Andrew had taken part in none of this. He lived alone in his house, kept aloof from his neighbors, did not encourage visitors. He had had survivalist training, and took its principles and practices seriously. When he heard of the bioterrorist threat, that Someone had combined the deadly virulence of the hemorrhagic fever viruses with the ease of transmission and the environmental persistence of the noroviruses, was holding the world for ransom for ‘protection’ against this plague, and was promising a demonstration Somewhere, he paid attention. While his social media contacts were screaming ‘fake news!’ and ‘tin hat conspiracy theories!’ at each other, he was acting.

He had laid in canned and dried food, and water. He had dug a dunny hole in his basement, so that there would be no connection to his neighbors or his town through water or sewer. He had procured warm clothing and bedding, so that, when the power went out (as it did), his person would be protected against the oncoming winter. He had an entire room devoted to books, to keep his mind, perforce rid of electronics, occupied until it was safe to reenter the outside world – which he thought would take a year. When he had completed his provisioning, he shuttered and barricaded all possible entryways, through door, window, or vent, and then deliberately ransacked the inside, wherever it might be possible for someone outside to peer in; “See, the place has already been looted, there’s nothing here for you to bother with.” He fashioned a tent-like structure of dark-colored fabrics such as blankets and sheets, such that the inside had a rich, black, almost velvety feel, lit by a single gabled window high on the roofline of the house, through which no neighbor could, with any convenience, see inside.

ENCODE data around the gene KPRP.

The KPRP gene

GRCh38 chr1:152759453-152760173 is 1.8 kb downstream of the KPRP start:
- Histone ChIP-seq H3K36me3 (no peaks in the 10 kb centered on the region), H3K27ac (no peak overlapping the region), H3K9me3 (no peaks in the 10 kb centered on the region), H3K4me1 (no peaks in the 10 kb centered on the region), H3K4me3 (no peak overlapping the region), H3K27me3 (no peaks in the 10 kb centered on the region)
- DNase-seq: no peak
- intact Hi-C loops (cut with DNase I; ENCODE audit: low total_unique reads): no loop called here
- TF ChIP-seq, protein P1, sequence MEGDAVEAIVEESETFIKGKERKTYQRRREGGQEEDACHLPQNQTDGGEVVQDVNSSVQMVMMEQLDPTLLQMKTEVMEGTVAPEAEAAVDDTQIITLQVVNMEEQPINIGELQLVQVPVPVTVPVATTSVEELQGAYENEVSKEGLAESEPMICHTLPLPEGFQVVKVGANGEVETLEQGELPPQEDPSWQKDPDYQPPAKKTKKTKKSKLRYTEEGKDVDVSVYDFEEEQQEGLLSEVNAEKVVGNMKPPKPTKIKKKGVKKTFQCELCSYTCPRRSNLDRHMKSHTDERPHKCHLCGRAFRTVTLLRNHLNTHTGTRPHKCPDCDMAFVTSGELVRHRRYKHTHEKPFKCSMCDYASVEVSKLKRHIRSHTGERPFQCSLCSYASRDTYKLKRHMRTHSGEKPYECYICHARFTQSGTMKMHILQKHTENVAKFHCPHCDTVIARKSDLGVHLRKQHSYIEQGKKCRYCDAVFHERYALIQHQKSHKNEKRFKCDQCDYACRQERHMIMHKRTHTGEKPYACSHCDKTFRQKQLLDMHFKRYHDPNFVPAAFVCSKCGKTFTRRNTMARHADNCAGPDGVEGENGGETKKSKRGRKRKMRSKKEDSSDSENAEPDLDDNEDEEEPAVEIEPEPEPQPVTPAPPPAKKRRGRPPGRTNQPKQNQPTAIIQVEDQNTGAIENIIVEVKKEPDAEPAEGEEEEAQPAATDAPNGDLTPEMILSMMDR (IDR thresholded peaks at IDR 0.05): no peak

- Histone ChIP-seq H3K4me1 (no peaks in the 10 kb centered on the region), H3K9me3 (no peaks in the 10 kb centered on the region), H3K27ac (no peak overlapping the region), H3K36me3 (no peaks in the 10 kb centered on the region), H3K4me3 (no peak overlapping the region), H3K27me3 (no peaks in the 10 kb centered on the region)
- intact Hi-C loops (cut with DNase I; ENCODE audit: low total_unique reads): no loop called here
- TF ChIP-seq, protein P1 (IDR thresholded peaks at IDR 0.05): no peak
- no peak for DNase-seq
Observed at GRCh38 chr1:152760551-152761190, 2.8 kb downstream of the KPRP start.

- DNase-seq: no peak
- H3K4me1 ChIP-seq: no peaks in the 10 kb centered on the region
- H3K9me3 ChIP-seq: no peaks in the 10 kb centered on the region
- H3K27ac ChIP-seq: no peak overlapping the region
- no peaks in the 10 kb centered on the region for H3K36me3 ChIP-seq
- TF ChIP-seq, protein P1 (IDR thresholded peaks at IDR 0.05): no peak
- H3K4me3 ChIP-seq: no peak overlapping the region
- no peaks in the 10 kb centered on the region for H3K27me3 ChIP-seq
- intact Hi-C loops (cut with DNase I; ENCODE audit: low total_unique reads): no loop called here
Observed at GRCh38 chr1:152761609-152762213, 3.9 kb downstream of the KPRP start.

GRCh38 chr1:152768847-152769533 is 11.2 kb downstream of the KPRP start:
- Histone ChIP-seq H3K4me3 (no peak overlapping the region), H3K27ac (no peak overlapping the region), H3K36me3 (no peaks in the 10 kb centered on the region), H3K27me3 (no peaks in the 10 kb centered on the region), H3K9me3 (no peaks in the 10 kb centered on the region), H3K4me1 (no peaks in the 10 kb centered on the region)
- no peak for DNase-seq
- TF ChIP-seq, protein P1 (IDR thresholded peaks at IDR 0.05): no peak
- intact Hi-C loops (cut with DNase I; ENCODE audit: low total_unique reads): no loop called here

And then, with all his preparations in place, Andrew ‘took a vacation’ and disappeared, for all his neighbors knew or cared. Just in time; for the threat was a promise, and the ‘demonstration’ – perhaps not fully at the will of its author – was far more widespread and devastating than even the most despairing pundits had imagined. His castle might not have been gaudy, but Andrew reckoned it secure, and from its keep he watched the obliteration of his community.

The aid car had finally left the street, taking its bring out your dead and whoop whoops with it. Sunset of another day was perhaps two hours away. Andrew went to the basement to visit the dunny and then select the items for his evening meal.

While he was seated on the long drop, the ground started to rumble under his buttocks. Surprised and concerned, Andrew focused on the rumbling, which was more of a noise than a shaking. After a few moments, he realized that he was experiencing the idling of a truck engine. Evidently, some vehicle, larger and heavier than an aid car, had come down the street and stopped just in front of his house. Just as Andrew was wrapping his composure around this new information, the bark of amplified voices shattered it.

“Status, Chicken Little?”

“All quiet in sector NR, Mother Goose.”

“Did we ever account for all the residents in that sector?”

“Negative, Mother, nor did we expect to. No one left alive to carry them out these last few days. We can smell them rotting in some of the houses.”

“No bomb-shelter types?”